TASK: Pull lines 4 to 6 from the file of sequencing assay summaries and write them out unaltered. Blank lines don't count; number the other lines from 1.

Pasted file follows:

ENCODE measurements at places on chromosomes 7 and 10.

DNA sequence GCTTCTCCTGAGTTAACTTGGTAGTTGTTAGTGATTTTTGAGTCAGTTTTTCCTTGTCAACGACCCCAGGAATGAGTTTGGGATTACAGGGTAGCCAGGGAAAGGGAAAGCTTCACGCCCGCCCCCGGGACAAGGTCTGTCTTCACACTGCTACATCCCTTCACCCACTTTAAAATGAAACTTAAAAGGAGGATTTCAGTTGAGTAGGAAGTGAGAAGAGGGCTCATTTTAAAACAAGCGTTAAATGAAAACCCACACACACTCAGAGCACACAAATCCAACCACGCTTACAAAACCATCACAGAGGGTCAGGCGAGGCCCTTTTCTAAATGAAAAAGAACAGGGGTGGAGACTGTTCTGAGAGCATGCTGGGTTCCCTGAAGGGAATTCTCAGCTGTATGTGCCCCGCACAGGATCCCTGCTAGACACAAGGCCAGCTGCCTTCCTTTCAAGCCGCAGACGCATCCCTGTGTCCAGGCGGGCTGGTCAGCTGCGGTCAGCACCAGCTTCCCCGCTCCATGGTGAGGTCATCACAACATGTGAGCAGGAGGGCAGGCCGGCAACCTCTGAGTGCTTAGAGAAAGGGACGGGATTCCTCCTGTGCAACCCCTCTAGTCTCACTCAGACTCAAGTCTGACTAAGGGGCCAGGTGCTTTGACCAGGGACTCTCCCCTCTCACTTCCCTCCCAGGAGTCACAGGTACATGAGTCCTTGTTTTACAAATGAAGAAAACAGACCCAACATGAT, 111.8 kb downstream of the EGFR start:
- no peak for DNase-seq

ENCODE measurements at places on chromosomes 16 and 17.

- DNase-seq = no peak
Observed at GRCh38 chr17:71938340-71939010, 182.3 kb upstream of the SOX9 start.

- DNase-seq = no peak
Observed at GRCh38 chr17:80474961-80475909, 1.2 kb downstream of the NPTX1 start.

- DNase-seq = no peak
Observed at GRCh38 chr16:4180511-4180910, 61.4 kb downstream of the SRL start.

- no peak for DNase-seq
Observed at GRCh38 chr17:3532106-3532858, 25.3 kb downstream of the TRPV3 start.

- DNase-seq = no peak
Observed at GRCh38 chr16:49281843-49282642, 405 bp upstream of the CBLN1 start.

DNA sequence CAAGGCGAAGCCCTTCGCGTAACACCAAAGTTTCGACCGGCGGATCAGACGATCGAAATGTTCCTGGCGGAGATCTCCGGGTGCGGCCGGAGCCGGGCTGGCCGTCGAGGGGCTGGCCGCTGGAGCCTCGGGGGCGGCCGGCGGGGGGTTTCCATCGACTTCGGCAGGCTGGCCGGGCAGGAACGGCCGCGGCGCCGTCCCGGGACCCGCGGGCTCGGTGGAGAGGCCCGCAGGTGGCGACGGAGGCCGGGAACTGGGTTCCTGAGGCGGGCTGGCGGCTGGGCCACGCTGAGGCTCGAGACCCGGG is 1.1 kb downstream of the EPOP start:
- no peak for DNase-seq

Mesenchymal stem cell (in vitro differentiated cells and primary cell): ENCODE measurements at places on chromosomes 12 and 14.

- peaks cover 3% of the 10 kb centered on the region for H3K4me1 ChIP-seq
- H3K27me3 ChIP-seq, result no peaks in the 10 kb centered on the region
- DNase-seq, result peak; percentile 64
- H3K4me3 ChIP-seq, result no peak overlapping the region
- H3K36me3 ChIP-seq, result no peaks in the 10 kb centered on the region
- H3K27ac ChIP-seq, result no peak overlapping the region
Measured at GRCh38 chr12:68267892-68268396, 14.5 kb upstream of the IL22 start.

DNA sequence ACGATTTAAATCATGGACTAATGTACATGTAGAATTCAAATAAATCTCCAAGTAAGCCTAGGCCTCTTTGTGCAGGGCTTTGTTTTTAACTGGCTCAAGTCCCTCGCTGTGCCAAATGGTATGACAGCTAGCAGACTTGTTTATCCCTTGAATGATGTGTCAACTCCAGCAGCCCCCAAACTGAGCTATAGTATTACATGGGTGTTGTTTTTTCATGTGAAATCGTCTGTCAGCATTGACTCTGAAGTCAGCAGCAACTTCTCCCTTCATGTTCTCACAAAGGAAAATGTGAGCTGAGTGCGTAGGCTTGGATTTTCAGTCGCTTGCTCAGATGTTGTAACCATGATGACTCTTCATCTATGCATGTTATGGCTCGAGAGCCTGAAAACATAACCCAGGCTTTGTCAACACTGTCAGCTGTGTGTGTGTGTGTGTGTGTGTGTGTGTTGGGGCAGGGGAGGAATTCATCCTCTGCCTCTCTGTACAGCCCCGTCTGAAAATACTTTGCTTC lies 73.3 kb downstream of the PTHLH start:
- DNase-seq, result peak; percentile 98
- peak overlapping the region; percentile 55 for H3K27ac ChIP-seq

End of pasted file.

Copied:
ENCODE measurements at places on chromosomes 16 and 17.

- DNase-seq = no peak
Observed at GRCh38 chr17:71938340-71939010, 182.3 kb upstream of the SOX9 start.